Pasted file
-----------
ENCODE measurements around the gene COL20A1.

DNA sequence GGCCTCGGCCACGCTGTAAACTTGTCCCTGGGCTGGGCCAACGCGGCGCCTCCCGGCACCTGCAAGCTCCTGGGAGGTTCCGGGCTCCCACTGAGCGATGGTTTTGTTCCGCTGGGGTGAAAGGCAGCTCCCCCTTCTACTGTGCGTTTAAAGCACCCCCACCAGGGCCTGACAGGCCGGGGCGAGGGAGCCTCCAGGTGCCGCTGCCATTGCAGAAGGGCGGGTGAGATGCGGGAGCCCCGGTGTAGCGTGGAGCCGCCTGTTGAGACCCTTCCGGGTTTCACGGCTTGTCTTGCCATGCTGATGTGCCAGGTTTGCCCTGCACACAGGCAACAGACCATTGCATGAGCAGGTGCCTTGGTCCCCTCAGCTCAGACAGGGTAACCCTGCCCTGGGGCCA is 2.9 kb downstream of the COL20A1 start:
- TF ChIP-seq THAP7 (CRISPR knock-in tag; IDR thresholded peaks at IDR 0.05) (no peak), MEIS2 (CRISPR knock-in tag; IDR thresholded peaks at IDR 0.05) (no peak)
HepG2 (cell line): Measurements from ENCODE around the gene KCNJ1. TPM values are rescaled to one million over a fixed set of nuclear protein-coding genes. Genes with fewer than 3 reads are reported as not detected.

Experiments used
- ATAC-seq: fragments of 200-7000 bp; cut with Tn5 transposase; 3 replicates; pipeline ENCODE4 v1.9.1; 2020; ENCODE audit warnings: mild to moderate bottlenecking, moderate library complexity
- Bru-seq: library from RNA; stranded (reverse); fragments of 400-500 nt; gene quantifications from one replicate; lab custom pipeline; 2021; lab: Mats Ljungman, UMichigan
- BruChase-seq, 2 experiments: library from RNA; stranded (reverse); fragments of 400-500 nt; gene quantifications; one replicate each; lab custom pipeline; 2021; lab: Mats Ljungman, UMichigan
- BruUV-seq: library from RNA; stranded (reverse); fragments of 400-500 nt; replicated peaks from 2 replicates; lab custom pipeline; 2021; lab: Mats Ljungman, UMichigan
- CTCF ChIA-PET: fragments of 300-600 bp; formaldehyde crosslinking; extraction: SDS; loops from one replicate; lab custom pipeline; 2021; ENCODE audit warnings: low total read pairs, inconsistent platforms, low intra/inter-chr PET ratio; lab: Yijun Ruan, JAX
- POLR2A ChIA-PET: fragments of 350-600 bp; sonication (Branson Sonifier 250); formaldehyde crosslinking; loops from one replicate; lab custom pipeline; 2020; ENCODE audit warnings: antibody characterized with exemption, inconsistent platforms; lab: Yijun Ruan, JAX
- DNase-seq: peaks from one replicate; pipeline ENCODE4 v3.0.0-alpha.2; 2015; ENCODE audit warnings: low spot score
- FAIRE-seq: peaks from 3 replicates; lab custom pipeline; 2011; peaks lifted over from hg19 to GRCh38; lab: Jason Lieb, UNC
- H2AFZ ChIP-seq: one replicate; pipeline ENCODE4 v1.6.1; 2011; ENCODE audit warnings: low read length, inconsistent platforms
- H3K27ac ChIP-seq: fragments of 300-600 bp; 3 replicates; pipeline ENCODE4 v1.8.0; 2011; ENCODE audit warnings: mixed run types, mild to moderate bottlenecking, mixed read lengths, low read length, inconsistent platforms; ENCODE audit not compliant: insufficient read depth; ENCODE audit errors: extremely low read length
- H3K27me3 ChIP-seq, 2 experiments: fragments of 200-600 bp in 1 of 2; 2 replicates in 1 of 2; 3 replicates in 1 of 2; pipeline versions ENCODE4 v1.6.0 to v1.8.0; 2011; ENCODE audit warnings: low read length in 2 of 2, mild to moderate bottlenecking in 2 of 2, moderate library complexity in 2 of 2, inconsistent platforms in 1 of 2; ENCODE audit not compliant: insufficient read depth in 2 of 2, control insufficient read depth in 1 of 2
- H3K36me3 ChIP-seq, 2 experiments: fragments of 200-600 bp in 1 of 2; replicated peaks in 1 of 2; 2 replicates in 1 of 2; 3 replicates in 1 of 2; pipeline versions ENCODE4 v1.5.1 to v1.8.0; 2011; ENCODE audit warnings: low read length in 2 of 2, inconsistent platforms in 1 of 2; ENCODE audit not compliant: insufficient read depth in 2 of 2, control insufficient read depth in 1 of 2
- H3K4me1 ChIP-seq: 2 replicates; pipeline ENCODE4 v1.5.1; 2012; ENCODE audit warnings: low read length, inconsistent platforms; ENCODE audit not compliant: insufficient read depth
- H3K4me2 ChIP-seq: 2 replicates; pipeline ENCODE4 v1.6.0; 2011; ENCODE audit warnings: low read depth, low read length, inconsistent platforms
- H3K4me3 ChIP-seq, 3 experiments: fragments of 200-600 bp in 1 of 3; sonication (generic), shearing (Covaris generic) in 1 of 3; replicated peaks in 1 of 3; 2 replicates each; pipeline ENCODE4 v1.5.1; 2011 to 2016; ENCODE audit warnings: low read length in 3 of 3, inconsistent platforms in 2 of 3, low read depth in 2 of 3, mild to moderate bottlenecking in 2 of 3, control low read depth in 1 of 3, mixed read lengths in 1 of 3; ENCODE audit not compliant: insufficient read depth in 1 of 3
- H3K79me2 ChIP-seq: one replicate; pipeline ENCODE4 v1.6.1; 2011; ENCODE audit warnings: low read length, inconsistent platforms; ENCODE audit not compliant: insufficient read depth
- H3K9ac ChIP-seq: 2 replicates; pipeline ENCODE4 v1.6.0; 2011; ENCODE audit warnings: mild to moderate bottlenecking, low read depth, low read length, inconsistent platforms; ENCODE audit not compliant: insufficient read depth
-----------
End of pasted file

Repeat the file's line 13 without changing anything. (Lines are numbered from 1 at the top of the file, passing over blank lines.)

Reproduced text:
- FAIRE-seq: peaks from 3 replicates; lab custom pipeline; 2011; peaks lifted over from hg19 to GRCh38; lab: Jason Lieb, UNC